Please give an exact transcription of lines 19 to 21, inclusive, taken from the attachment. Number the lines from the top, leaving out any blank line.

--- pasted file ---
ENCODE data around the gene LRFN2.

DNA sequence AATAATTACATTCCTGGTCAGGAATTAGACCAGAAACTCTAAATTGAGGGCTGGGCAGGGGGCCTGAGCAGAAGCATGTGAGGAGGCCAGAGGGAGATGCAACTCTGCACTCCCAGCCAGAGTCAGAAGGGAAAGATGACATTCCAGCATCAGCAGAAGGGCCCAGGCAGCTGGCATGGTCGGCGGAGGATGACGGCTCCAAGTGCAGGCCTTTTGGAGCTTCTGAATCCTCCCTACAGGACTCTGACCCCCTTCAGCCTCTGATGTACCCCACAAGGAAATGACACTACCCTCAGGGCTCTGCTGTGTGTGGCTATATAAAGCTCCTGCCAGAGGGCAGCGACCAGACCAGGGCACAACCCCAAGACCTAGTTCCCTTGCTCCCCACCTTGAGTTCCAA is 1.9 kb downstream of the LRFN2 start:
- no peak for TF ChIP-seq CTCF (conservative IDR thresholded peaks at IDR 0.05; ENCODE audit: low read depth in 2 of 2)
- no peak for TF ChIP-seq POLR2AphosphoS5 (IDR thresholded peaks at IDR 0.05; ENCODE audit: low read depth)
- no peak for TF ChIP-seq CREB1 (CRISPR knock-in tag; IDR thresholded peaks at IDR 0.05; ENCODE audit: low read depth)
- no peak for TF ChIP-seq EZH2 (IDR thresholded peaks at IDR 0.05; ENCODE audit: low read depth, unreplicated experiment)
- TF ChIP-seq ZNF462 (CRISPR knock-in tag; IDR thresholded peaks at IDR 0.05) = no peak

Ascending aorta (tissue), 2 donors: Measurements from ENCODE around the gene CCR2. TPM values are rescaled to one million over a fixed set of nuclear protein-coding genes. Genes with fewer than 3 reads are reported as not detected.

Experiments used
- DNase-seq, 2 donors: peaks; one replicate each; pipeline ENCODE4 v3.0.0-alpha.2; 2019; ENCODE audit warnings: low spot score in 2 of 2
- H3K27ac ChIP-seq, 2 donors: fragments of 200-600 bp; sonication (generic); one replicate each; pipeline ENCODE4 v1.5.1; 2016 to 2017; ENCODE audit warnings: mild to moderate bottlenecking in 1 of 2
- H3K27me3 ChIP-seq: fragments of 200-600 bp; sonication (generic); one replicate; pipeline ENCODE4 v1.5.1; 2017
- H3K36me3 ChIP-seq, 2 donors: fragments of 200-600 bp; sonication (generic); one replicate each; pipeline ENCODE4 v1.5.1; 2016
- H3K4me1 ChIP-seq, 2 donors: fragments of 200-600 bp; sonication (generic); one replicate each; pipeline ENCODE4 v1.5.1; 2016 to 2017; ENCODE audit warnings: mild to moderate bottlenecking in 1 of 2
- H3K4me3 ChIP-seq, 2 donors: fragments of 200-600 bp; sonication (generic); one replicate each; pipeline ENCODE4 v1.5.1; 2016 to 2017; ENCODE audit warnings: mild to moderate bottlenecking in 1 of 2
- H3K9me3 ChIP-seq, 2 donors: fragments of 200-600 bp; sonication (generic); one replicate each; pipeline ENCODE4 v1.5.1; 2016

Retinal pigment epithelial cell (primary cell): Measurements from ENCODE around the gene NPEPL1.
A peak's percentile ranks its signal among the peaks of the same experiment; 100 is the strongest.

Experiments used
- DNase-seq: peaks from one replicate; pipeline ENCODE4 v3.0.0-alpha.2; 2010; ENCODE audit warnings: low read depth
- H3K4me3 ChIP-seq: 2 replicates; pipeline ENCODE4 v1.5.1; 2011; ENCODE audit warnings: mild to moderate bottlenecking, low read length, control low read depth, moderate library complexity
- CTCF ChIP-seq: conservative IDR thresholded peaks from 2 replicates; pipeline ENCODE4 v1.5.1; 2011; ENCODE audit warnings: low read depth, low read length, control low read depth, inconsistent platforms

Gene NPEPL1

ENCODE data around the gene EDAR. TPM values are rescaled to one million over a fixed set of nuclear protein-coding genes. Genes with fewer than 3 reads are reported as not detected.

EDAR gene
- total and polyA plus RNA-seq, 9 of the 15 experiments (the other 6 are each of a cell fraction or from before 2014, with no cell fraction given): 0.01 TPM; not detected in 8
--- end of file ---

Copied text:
Experiments used
- DNase-seq: peaks from one replicate; pipeline ENCODE4 v3.0.0-alpha.2; 2010; ENCODE audit warnings: low read depth
- H3K4me3 ChIP-seq: 2 replicates; pipeline ENCODE4 v1.5.1; 2011; ENCODE audit warnings: mild to moderate bottlenecking, low read length, control low read depth, moderate library complexity